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Tag Archives: Secret Service prostitution scandal

Prostitute Scandal: Dems Returned $20K Check to WH Aide’s Dad

Hmm. Follow the money.

In case you need to get up to speed: New indications have emerged that the White House may have tried, as the 2012 campaign season progressed, to cover up the possible involvement of White House advance team member Jonathan Dach in the Colombia prostitution scandal involving the Secret Service.

Here’s the latest. According to Fox News:

The father of a White House advance team member connected to the Secret Service prostitution scandal was refunded a hefty Obama campaign donation, records show, around the same time additional details about that possible link were made public.

The $20,000 donation was made by Leslie Dach — whose son Jonathan has been linked to the scandal — on Sept. 19, 2012, to the Obama Victory Fund.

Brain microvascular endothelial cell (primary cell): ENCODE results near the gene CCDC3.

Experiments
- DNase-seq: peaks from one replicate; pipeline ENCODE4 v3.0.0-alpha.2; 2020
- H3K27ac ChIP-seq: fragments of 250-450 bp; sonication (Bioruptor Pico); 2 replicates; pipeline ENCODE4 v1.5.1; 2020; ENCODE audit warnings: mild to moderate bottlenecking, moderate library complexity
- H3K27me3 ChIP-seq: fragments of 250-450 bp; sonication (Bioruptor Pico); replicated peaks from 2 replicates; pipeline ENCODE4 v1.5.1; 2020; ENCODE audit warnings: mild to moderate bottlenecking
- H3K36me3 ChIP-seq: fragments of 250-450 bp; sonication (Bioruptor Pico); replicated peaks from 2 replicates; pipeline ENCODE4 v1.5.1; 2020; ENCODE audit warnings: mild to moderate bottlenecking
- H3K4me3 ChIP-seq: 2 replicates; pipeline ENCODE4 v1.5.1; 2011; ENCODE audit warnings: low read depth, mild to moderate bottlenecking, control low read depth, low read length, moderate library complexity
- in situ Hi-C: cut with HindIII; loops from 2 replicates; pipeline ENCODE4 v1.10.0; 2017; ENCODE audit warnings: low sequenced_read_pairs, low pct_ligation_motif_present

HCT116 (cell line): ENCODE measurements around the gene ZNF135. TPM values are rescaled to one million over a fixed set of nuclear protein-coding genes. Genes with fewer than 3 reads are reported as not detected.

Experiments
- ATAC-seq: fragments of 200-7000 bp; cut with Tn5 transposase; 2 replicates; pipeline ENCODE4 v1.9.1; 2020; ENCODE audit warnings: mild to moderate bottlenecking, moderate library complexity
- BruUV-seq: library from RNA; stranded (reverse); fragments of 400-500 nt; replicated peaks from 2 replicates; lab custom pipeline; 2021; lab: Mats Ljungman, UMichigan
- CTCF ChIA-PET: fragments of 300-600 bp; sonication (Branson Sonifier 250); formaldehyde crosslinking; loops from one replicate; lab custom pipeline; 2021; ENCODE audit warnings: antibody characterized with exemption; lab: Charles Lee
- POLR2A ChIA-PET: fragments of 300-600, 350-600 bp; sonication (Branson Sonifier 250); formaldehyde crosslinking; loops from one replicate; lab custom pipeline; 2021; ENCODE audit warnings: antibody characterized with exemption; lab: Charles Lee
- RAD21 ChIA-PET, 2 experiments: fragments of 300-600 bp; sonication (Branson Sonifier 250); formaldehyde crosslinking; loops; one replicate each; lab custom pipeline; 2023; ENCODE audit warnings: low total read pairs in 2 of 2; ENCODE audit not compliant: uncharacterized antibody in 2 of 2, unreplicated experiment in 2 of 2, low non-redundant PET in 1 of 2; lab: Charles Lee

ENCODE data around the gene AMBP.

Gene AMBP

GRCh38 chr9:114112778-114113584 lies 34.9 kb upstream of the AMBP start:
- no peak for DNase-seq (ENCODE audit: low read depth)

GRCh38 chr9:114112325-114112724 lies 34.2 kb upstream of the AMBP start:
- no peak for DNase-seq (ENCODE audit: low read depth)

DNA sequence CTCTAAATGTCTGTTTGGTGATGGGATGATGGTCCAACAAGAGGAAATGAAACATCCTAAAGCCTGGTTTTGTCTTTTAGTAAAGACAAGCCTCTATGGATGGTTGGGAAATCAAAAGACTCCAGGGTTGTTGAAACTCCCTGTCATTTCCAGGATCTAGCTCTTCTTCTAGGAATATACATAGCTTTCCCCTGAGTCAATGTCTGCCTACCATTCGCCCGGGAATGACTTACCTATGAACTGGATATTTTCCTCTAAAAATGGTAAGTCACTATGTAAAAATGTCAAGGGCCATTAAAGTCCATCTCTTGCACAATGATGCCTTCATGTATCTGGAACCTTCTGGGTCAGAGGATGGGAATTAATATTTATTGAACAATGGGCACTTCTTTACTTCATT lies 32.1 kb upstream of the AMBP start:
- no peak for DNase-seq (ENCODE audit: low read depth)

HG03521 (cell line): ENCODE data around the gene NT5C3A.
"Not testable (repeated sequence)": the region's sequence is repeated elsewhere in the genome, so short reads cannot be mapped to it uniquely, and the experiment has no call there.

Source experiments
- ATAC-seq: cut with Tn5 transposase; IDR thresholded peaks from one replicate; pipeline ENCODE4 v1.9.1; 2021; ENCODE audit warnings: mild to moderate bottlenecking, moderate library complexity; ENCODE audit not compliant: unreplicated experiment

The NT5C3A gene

One day later, Leslie Dach had a meeting at the White House with a top presidential economic adviser, according to White House visitor logs. One day after that, the lead federal investigator into the Colombia prostitution scandal said for the first time that White House personnel may have been involved in the incident.

On Sept. 24, 2012, campaign finance records show, the Obama Victory Fund returned the $20,000 donation to Leslie Dach . . .

(Dach’s) attorney Richard Sauber told in an email that the money was returned because Dach did not attend a fundraising event as planned — and “so the check (he thought) was either returned or not cashed.”

I don’t know. Why would Sauber have to attend an event to make a donation? Seems like the bar would be pretty high for returning a $20,000 check six weeks before Election Day at a time when the Obama campaign was hitting people up for $3 donations.

Another possible piece of evidence in this burgeoning scandal, the latest to rock the Obama administration. And as far as I can remember, it’s the Obama White House’s first sex scandal!

Here’s one of the ladies behind all the trouble:

Colombia prostitute

Of course, of course, there’s no excuse for any of this. But you can see how such a person could cause problems.